17 May 2017
A key focus of my work at Metia is how we measure the performance of our marketing programmes. In the 11 years’ I’ve been at the company, the advances in digital analytics have been nothing short of staggering.
Functionality that was only a pipe dream in 2006 (for example linking demand generation activity on social media through to a business outcome such as revenue) is now commonplace.
However, there’s still a way to go before marketers gain a full understanding of the contribution their investments have on the bottom line.
The biggest trend in analytics over the next three years will be the move away from last-click attribution.
Last-click attribution is the policy of assigning credit for marketing conversions to the last action that drove them. It’s a blunt model, but it’s worked well for the industry – mainly because it was better than what came before: no attribution.
Of course, conversions are often driven by multiple interactions, and the major drawback of last-click attribution is that any preceding interactions are entirely ignored.
The good news: technology has advanced to the point where attributing success to multiple interactions is more straight-forward… and this trend is only heading in one direction.
This is important as last-click attribution undervalues the contribution of mobile.
The move away from last-click attribution will increase the perceived value of mobile to digital marketers, according to Bain & Company’s Laura Beaudin in this interview with Google.
"79% of consumers use their smartphones to research, however only ~10% of purchases are on a mobile device. Under the traditional rules of digital metrics, if consumers don’t buy from the device the ad is seen on, the activity won’t be counted as contributing to the purchase. The methods often used for calculating the effectiveness of mobile are incomplete. We need to move away from last-click attribution models to something that better reflects a consumer journey, which is nonlinear and has gaps in the data."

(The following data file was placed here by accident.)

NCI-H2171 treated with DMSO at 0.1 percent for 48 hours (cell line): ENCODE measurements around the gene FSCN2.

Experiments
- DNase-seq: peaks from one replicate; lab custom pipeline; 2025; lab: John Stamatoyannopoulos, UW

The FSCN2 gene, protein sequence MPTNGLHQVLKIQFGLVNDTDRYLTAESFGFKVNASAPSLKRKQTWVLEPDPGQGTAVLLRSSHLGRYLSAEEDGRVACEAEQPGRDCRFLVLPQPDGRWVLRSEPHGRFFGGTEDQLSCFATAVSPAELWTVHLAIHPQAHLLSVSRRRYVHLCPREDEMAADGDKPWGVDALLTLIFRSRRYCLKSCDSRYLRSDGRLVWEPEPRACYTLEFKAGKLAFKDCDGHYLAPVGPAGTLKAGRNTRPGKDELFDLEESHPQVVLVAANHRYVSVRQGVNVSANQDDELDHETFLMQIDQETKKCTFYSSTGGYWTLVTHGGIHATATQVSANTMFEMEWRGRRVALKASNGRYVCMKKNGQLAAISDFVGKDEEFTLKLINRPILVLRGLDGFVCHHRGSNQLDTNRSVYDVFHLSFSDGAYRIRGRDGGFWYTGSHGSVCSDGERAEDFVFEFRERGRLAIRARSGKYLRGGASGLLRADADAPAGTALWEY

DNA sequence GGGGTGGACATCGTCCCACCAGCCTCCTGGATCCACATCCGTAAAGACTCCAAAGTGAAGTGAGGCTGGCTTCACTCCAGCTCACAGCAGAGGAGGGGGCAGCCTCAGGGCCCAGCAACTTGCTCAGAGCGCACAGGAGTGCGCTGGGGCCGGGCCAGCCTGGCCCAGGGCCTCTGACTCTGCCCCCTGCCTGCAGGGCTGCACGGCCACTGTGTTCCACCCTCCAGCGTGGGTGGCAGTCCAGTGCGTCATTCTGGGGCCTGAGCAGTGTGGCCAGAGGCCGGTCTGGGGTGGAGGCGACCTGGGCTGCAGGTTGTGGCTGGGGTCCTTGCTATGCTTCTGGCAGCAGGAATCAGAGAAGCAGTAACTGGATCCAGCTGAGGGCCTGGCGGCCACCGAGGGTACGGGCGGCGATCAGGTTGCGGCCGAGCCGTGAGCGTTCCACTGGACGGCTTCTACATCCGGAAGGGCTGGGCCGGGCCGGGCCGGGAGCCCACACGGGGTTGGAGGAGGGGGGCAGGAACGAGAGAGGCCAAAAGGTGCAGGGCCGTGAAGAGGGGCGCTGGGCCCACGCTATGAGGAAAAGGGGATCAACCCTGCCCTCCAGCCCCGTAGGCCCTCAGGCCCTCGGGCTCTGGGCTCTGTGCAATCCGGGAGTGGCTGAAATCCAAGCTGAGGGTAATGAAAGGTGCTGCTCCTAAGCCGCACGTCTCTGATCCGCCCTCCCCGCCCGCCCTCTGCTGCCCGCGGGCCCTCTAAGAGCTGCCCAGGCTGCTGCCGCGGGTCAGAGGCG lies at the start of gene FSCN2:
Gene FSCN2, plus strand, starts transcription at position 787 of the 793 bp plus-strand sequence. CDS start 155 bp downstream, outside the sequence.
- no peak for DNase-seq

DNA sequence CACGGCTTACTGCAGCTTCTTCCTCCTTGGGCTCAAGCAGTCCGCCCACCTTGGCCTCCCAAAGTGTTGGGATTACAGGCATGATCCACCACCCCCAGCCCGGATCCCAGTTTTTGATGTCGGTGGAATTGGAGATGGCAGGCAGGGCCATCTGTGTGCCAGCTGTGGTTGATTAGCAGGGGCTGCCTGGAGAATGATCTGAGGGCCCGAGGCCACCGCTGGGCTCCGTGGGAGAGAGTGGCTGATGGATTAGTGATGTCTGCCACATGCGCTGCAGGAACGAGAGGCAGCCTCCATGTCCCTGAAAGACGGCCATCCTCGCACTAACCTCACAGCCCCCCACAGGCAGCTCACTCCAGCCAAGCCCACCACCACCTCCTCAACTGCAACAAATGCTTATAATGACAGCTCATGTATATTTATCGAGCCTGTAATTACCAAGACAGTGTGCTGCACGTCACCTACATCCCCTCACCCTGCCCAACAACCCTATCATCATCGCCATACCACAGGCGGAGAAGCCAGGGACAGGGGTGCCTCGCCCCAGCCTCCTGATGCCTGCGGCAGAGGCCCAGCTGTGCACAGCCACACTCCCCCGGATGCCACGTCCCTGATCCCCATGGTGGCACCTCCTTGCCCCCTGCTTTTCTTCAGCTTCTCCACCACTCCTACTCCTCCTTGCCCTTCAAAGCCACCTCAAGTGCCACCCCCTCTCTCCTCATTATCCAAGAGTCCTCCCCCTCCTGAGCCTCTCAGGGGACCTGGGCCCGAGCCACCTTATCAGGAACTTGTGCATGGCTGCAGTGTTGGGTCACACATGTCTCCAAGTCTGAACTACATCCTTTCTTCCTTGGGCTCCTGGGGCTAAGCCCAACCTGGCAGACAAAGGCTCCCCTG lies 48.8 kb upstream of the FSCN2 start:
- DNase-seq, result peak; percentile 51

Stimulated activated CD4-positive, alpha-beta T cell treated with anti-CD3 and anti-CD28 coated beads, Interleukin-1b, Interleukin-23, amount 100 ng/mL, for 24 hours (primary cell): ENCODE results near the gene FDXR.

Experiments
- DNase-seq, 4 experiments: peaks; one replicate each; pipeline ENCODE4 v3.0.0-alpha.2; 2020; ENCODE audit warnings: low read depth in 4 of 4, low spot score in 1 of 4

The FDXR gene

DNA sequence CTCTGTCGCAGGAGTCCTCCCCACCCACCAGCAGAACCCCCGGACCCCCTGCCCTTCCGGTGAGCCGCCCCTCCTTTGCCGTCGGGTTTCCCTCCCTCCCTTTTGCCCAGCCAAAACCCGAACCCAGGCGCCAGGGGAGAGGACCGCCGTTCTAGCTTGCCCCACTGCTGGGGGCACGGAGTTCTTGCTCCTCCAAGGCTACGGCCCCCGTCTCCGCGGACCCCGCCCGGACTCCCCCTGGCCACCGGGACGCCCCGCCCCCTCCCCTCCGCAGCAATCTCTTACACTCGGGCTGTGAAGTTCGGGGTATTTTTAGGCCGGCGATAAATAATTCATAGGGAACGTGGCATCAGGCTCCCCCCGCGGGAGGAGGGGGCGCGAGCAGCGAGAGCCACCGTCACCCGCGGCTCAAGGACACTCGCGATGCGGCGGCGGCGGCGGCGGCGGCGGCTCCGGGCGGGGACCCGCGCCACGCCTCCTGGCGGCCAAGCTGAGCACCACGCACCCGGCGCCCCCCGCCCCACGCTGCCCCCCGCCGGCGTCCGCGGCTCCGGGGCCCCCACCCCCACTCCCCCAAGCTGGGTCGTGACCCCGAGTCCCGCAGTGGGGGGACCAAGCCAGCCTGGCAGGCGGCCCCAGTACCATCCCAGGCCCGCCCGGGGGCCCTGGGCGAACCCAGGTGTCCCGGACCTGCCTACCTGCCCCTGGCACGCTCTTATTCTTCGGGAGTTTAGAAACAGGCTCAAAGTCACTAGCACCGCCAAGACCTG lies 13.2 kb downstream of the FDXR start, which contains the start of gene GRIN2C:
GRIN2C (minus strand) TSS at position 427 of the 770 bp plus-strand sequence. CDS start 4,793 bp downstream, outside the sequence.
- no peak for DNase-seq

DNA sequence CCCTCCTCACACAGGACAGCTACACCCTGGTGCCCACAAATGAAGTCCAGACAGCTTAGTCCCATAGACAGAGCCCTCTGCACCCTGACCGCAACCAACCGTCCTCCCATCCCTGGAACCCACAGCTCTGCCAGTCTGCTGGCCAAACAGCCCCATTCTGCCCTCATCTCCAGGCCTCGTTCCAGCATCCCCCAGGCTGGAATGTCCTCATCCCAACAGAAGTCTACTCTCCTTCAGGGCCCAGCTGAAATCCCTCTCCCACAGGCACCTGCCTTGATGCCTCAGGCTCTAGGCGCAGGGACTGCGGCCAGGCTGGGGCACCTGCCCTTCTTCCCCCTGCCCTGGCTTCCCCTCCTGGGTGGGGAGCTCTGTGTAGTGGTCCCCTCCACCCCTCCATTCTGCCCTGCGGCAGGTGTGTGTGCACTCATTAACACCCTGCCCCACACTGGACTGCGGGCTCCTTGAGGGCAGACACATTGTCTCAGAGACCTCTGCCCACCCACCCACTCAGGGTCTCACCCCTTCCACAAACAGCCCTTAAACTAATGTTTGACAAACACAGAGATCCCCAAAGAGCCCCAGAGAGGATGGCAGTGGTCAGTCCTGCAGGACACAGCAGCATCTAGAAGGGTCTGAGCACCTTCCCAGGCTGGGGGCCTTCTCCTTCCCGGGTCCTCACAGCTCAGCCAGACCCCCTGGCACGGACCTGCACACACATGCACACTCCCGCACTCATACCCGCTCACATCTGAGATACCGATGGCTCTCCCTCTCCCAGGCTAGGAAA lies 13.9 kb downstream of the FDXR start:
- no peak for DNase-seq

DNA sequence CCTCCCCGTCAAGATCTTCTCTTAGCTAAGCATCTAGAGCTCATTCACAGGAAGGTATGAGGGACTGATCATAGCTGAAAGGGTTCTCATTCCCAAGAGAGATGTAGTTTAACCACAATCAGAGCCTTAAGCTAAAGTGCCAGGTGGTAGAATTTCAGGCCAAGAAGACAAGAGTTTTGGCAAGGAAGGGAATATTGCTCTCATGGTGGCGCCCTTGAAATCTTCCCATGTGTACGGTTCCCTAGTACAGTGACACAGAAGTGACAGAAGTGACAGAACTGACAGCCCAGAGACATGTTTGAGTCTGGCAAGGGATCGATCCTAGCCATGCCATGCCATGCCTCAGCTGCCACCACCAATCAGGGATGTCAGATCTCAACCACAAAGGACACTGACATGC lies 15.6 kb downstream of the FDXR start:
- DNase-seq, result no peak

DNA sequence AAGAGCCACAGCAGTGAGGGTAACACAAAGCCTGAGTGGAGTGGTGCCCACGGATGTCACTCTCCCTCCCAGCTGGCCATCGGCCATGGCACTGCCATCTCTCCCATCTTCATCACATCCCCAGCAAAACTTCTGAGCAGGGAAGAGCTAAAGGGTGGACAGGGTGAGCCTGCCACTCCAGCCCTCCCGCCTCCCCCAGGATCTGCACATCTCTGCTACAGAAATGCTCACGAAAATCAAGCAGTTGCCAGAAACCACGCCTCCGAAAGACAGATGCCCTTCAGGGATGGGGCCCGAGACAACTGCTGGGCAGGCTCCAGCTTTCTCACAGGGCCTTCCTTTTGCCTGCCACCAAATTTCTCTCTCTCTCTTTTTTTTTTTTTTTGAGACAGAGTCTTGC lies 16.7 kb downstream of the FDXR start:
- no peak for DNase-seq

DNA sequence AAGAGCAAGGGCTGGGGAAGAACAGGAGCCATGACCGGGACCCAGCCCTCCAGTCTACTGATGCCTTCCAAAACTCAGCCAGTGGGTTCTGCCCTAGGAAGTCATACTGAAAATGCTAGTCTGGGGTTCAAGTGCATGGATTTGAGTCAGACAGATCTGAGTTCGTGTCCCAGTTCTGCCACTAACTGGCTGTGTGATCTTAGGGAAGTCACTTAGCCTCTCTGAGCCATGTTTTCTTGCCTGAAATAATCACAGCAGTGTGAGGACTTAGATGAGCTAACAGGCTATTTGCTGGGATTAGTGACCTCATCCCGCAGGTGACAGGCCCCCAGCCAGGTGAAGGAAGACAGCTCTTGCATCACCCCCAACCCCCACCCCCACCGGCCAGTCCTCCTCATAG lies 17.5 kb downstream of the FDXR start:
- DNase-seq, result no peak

Thus, Laura believes brands currently undervalue mobile as a medium…
"Companies spend just 13% of their media budgets on mobile advertising. And much of that advertising is not suited to the medium… For example, most mobile video advertising is repurposed from TV ads, meaning it’s too long and too slow. Brands need to consider mobile as a medium unto itself."
While Laura was talking specifically about advertising, recent research by The CMO Survey validates this view across marketing as a whole. When 388 senior US marketers were asked how their use of mobile marketing contributed to company performance, the average score was just 2.7 points out of a possible 7.
The move away from last-click attribution will drive investments in mobile.
As brands move away from last-click attribution they will better understand the value of mobile to their business – and investments in mobile will increase.
Smart marketers are anticipating this trend now, ensuring their content, destinations, and demand generation deliver a seamless experience across device. While the senior US marketers surveyed by The CMO Survey were underwhelmed by current returns, they are still planning significant investments in mobile: with spend forecast to grow from 5.1% of total marketing budget to 11.1% within three years.
This is an area where we have plenty of experience, and plenty of data to back up our recommendations. If you need a helping hand with your mobile strategy – or would like to see examples of how we partner with our clients in this area – please get in touch.